Network Data: .cdn

Network files are only read by the CSDP, and are not used directly by DSM2. A network file contains the data set that is created by the user, including centerline names, centerline coordinates, and cross-section coordinates.

 

Channel Connectivity Data: *.inp

The file channels.inp contains the CHANNELS input section (Chapter 5). The CHANNELS input section includes the numbers of all channels in the model grid and the numbers of the upstream and downstream nodes of each channel. The file channels.inp is used by the CSDP to draw centerlines for specified DSM channel numbers.

 

Using the CSDP

Loading Bathymetry Data

To load a bathymetry file, select the File-Open menu item and select the file you wish to load. The file should be an ascii file with a .prn extension, a binary file with a .cdp extension, or a Gzipped binary file with a .cdp.gz extension. After loading a .prn file, you can save it as a .cdp file for faster access.

After specifying a filename, the file will be read and the data will be displayed in plain view (Figure 6.4). The points will be colored by elevation by default. Points can also be colored by year, source, or uniformly by selecting the Display-Color By menu item.

 

Loading Network Data

To work with an existing network file, select the Network-Read menu item and select the file you wish to load. If there is any unsaved network information in memory, you will have the opportunity to save it. A network file will always have a .cdn extension.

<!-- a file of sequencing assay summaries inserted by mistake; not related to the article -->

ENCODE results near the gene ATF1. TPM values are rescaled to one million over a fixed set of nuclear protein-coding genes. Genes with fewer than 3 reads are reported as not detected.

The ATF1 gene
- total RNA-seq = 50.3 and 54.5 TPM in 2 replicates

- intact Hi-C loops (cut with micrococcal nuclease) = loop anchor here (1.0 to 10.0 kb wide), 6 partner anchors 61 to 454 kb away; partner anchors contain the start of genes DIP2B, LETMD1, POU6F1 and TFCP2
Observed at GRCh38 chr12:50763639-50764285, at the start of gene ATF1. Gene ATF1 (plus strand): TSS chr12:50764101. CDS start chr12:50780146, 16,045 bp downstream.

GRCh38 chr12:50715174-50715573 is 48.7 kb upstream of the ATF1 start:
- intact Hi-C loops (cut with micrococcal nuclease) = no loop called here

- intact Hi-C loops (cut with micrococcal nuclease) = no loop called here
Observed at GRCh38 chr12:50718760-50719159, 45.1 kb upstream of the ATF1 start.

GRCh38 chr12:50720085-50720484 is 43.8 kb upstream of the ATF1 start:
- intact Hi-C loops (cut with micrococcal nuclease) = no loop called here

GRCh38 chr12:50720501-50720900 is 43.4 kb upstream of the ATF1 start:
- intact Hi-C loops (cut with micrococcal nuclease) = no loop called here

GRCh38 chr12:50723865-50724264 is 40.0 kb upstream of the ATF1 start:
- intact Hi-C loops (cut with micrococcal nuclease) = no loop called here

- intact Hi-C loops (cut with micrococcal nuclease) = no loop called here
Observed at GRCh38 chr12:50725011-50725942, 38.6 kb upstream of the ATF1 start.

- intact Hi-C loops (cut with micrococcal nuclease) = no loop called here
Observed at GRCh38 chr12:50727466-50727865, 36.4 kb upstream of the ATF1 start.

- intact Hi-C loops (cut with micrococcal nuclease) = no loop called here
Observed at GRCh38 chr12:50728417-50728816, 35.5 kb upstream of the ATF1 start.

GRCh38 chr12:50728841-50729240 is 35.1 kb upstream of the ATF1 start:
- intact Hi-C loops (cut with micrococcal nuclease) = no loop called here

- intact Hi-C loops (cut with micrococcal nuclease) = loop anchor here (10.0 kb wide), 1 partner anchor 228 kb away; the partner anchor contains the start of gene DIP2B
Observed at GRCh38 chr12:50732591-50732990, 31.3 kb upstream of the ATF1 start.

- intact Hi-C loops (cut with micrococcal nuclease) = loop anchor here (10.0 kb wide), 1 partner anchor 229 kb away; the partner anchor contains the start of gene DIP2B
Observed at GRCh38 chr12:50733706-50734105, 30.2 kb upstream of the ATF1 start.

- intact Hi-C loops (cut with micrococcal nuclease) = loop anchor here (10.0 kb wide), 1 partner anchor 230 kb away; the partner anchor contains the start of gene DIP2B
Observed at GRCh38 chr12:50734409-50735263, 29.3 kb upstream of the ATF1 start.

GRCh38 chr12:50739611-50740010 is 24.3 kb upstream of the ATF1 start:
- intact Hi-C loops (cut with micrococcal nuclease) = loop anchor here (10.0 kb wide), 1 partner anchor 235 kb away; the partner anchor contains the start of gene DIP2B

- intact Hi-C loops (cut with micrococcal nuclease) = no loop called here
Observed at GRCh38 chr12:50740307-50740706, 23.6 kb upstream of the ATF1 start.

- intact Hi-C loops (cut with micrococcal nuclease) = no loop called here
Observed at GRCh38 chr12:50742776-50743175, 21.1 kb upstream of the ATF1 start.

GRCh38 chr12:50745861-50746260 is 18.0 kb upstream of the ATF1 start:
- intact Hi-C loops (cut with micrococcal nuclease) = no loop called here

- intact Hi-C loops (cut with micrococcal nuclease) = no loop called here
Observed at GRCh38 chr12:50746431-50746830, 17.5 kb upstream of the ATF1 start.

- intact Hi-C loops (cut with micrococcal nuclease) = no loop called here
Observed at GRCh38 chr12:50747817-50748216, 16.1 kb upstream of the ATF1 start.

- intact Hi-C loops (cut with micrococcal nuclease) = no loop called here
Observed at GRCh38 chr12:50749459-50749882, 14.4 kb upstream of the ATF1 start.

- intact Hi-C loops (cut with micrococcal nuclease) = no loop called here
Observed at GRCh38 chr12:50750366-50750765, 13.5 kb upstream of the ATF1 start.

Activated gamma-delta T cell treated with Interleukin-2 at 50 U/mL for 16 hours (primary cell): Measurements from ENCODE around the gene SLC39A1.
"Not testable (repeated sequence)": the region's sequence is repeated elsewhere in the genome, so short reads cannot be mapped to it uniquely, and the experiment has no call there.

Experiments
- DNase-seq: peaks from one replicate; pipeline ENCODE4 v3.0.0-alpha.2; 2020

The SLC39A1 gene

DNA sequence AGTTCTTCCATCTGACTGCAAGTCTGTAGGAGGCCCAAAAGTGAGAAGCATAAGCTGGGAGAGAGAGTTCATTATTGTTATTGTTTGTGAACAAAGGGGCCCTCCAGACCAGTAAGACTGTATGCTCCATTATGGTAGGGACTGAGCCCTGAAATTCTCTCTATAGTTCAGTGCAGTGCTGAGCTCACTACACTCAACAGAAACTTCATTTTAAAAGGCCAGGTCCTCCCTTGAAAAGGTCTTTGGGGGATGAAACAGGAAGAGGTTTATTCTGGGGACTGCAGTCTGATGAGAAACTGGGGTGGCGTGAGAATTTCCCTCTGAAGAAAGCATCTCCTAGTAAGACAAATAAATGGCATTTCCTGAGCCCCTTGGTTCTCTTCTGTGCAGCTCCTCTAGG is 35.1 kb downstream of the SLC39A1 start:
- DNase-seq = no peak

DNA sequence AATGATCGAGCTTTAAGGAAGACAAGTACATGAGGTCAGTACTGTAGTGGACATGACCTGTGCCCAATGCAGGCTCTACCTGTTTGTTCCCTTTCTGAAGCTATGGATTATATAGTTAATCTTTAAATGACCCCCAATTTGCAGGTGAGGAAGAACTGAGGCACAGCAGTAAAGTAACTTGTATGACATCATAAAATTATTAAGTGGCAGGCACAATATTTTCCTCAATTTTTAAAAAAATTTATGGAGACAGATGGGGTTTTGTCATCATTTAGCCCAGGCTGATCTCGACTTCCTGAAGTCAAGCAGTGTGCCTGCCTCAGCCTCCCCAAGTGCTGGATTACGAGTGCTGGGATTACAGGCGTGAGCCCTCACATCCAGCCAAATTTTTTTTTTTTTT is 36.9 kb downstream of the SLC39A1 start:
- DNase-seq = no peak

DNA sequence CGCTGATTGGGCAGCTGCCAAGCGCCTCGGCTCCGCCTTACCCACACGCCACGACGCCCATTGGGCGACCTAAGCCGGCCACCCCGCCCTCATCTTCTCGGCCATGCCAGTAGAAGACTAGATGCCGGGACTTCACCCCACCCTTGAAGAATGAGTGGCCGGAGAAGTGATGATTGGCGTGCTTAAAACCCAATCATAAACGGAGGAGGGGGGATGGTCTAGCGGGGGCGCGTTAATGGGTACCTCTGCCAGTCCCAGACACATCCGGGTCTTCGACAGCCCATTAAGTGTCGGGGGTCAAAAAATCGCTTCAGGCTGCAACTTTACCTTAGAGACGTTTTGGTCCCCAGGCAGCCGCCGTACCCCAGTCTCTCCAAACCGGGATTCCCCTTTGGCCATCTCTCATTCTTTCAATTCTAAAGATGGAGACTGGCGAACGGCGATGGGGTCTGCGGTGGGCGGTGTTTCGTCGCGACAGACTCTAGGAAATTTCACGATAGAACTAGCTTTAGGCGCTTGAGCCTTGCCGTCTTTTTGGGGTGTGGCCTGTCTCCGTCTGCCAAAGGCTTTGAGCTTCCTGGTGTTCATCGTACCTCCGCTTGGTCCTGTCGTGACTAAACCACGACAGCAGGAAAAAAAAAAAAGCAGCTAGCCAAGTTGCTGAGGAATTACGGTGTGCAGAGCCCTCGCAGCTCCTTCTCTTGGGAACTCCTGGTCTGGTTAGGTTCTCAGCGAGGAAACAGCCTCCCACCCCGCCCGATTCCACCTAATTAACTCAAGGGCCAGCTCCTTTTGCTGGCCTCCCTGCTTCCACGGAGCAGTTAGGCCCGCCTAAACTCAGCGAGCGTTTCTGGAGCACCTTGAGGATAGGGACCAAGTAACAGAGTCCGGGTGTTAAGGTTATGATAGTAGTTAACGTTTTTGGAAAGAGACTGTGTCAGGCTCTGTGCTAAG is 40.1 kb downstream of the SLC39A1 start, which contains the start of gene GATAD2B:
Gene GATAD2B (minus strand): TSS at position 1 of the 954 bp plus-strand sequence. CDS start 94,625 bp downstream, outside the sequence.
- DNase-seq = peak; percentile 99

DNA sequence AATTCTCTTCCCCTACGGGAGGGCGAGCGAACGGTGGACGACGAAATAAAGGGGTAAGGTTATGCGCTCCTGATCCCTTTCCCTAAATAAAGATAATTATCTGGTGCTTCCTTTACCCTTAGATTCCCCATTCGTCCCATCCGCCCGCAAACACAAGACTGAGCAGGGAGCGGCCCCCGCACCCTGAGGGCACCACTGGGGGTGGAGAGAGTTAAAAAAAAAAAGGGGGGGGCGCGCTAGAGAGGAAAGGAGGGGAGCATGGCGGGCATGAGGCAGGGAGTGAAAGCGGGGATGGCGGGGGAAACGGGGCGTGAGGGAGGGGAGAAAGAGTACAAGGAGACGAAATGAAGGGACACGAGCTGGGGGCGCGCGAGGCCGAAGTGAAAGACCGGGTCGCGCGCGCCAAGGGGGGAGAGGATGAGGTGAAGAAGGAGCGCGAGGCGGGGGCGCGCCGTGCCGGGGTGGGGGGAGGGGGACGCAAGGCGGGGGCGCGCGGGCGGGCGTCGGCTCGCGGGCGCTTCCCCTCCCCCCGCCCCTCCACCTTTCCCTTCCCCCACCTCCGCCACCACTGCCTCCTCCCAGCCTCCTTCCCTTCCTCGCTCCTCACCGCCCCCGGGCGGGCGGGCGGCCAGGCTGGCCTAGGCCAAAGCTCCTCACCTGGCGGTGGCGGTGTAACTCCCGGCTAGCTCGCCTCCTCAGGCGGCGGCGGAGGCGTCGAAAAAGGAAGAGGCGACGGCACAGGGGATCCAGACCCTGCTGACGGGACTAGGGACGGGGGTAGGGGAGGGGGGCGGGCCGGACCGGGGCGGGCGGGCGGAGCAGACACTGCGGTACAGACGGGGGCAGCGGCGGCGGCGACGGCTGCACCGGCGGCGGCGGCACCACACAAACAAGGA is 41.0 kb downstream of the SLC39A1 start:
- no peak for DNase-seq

Loading Landmark Data

To load a landmark file, select the Display-Landmark menu item and select the file you wish to load. A landmark file will always have a .cdl extension.

 

Selecting Data

It is the user's responsibility to select data for drawing cross-sections with the CSDP. Criteria for selection include year, source, and location. Because cross-sections are interpolated along channels, cross-sections should be representative of the overall shape of the portion of the channel that they represent. There should generally not be large changes in area, width, wetted perimeter, or bottom elevation among the set of cross-sections used to describe any given channel. Data are selected by using two perpendicular lines to define a rectangular region. All of the data contained within this region are then displayed in the cross-section view.

1. To zoom in on the display, select the Zoom-Factor menu item. Use the scroll bar to select a new zoom factor. Entering a zoom factor greater than 1 will increase the size of the display. Use the scrollbars to scroll through the data display.

2. To increase the bathymetry point size after zooming, select the Display-Parameters menu item. Enter an integer.

3. To filter the data display, select Display-Group and/or Display-Year. This will allow you to "turn off" the display of undesirable data. (Note: this step is optional. Filtering the data display may or may not facilitate the selection of appropriate data).